**Contains mental health theme and mentions murder, blood, hints to violence. No graphic content.**
Monica takes note of the bags under Mica’s eyes as soon as Mica is seated across from her. She observes the way Mica doesn’t look up to her from the floor. The way her slender fingers are pulled into the sleeves of her sweatshirt and her long, black hair tucked behind her ears. She looks smaller than usual, today. More childlike. Like a strong wind might blow her away.
“How has your week been?”
Mica looks up, finally, smiling at her, and Monica can’t help but smile back. Smiles from Mica are few and far between and this one is even more unexpected, considering her body language. “It’s been good. My mom called. I got an invitation to my high school reunion. They sent it to her house.”
“That’s nice. Fifteen-year reunion?”
Mica nods. “I’m thinking about going. It’s a long trip home just for that, but I haven’t been back home since I moved out here and my mom hasn’t been able to come to visit me in a long time. It would be good to see her.”
“That’s a nice idea.”
“It’s been so long since I’ve been back there, though. I mean, I like it better out here. No one calls me Michaela. No one here talks behind my back about…you know…the thing with my friend.”
Monica adjusts her purple, plastic-framed glasses on her nose. She folds her hands together on top of the notepad on her lap. “We haven’t talked about Farrah in a while. Was she a good friend?”
Mica shrugs her shoulders. Her demeanor for a thirty-five-year-old is unnervingly childlike, as though her brain got stuck in time somewhere between puberty and maturity. Small in stature and timid, she could pull off twenty-five, even twenty years old, if you ignore the crows' feet settling in around her eyes and the sun damage on her cheeks from the summers of her youth wasted at the beach. “She was good…she was okay. We were very different.”
“You know how when you’ve known someone all your life it’s just different than meeting someone for the first time when you’re older? If Farrah and I met when we were freshmen, we wouldn’t have been friends.”
“She was more mature than me. Into doing things I wasn’t ready for like messing with boys, drugs. Stuff like that.”
“Did that affect your friendship?”
“It always had. She'd always been too brave and too bold. Not like me.”
“It can be hard being friends with someone who is very bold when you’re not. Did she ever pressure you to do things you weren’t ready for?”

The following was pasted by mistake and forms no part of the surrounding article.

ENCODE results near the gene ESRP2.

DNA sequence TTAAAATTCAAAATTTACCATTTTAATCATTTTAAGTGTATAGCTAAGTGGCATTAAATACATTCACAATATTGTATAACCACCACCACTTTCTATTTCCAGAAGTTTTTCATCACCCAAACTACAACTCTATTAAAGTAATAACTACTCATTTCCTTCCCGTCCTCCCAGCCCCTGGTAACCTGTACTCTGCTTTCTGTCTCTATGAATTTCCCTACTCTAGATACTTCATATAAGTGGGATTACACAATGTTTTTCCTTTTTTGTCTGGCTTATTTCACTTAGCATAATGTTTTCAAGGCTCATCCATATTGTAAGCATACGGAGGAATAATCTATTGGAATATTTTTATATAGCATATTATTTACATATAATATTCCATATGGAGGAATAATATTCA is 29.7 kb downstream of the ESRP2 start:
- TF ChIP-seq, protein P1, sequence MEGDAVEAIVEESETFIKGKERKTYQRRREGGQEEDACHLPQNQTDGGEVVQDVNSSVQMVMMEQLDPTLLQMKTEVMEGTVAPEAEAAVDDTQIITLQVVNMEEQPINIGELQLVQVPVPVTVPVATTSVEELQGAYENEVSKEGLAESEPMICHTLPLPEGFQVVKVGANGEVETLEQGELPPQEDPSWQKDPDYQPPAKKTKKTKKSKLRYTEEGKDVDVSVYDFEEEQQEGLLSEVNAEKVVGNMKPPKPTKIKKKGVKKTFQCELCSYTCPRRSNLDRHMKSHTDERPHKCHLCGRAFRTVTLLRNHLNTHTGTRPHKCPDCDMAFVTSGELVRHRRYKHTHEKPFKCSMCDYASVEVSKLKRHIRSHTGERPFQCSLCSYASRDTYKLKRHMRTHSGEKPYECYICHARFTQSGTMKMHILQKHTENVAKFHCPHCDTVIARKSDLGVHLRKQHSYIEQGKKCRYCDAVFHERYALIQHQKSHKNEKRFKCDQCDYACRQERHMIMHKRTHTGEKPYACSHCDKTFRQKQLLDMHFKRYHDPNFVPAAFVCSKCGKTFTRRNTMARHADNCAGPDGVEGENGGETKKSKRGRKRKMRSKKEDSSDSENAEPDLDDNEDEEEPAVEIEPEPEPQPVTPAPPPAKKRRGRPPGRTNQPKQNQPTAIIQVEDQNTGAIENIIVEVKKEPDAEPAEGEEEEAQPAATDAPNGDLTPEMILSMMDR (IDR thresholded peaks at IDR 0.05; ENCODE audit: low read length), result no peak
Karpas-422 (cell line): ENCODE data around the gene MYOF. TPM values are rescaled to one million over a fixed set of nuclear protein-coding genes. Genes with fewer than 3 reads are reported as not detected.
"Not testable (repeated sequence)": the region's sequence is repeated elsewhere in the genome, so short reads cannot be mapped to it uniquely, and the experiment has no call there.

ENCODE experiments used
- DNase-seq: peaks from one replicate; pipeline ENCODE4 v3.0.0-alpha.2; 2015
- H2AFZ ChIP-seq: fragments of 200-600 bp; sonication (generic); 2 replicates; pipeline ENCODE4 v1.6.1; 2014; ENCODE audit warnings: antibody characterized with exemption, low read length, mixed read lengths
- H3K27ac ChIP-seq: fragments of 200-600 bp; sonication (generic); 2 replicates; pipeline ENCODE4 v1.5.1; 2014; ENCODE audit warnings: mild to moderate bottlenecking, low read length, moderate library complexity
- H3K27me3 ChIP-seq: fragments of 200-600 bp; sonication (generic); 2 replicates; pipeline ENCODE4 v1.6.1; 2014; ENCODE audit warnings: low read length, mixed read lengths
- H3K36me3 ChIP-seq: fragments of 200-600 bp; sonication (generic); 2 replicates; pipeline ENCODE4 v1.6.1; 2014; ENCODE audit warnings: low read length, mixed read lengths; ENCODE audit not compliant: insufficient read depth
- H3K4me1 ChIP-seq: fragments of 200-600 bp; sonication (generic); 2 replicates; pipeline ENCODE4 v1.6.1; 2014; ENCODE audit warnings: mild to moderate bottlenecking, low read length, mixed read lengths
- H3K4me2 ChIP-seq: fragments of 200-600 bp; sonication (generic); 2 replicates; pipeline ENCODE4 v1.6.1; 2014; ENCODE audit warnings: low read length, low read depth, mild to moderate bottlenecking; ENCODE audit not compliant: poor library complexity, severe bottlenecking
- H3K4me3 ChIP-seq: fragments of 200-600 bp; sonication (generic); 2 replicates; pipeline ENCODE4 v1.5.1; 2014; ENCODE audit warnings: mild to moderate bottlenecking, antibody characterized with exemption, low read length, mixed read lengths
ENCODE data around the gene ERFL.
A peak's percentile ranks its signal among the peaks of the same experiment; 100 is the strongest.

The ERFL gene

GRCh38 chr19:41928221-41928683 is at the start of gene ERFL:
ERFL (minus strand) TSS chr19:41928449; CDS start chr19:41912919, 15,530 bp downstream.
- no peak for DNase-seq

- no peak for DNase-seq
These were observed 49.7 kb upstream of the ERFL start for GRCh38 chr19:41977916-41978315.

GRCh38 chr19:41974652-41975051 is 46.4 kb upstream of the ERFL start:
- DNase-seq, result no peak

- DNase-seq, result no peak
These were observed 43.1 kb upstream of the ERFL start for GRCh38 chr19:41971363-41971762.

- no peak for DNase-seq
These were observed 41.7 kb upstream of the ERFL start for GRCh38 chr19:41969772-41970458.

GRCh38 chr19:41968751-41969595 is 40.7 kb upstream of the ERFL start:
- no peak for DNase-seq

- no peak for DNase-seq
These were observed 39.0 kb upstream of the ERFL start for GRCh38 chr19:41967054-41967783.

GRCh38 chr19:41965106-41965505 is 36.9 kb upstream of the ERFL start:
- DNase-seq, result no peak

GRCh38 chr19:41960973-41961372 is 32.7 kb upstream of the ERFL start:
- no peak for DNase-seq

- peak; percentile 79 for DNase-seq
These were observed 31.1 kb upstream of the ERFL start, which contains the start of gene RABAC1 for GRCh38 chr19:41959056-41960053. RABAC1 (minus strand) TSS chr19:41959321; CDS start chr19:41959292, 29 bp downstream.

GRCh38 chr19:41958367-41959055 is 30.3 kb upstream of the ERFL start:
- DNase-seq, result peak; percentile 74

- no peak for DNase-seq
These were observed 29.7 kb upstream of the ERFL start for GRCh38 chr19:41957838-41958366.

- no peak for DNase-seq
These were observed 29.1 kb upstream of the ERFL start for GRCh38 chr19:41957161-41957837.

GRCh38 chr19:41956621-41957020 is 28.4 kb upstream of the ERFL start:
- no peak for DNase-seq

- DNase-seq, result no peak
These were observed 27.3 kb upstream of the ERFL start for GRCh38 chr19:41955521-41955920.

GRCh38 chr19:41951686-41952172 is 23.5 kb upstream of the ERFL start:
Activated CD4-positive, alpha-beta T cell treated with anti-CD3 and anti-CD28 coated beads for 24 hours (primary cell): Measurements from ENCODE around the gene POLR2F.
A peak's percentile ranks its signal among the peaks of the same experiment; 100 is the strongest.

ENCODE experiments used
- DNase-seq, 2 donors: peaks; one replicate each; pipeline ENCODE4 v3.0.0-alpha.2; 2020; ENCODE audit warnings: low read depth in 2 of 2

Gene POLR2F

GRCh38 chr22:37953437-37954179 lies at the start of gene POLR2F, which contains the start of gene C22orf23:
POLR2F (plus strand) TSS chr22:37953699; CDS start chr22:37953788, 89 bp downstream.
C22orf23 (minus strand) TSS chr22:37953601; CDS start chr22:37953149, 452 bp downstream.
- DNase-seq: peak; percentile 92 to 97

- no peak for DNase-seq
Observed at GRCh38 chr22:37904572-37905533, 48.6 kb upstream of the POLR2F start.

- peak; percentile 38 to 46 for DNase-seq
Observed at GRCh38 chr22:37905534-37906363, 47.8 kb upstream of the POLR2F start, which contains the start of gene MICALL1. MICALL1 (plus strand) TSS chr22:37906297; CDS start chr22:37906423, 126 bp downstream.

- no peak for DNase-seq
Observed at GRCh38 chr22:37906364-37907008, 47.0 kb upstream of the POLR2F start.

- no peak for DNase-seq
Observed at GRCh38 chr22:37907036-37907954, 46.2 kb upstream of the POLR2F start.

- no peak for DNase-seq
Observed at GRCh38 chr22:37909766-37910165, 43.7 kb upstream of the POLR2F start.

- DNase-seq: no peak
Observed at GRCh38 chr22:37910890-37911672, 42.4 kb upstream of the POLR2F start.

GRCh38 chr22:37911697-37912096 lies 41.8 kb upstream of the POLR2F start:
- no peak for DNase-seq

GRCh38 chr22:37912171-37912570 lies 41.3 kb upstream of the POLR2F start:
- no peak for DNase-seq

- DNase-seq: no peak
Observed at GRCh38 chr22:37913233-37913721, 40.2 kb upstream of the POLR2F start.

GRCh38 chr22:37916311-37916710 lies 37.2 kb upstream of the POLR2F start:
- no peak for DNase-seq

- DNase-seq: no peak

“No, she knew she couldn’t pressure me. I may not have been bold, but I’ve always been stubborn. But she did know that I was gullible,” Mica explains, with a short laugh. “She’d trick me into doing stuff like that night.”
“The night that she-?”
Monica takes a moment, looking carefully at Mica, who seems oblivious to Monica’s examination. She’s too busy playing with the edges of her sweatshirt sleeves, looking at them, dreamily.
“Why don’t you tell me what happened that night?” Monica proposes. “Tell me what you remember.”
Mica sighs and without asking, Monica understands why. Mica has had to rehash that night more times than she can count in the almost 20 years since, but both women know that one of these times, something is going to unearth from Mica’s memory. Some morsel that seemed inconsequential every other time is going to spark something and answer the question that’s been burning in Mica’s mind for nearly two decades…where is Farrah Milner?
“We went on a ski trip with school freshman year. Our town was only about an hour away from the mountain so it was just an after-school trip and we were supposed to be back late that night.”
“Take me back through it. Close your eyes, Mica. Picture yourself on that ski trip with your class.”
“Do you guys want to play MASH?”
By the time Farrah and I got on the bus, there wasn’t much left for seats. The front, right behind the driver, or the middle by the emergency exit and across the aisle from Piper Mavis who was known for picking her nose and eating it. Mucus muncher seemed better than the watchful eye of a bus driver who had begrudgingly picked up overtime.
Farrah and I and our puffy, down coats, our snow pants stuffed in our backpacks, squished into one seat together. I got the window and she got the aisle and it wasn’t until we were on the road that I realized how strategic that had been on her part. It was pretty obvious the moment the bus was in motion; Farrah’s feet were in the aisle as she craned her body back to talk in hushed voices with Darwin Montgomery - junior year football player, two-timing boyfriend of this girl Stella from my Spanish II class. Darwin was sitting behind Piper and her mucus and I was left looking at the back of my best friend while she flirted with a boy who already had a girlfriend. I hated that about Farrah. She loved the attention from guys, regardless of their relationship status, their age, or the quality and condition of their moral compass.
“Did you hear me, Fare?” I asked, tugging at the back of her periwinkle North Face. “Do you guys want to play MASH?”
Farrah shot me a death glare over her shoulder.
“Ask Darwin too. Maybe he’ll want to play?”
She turned her whole body to face me then, leaning forward so no one else could hear. “We’re not in 5th grade, Michaela. We’re not playing MASH with Darwin fricking Montgomery. You’re embarrassing yourself.”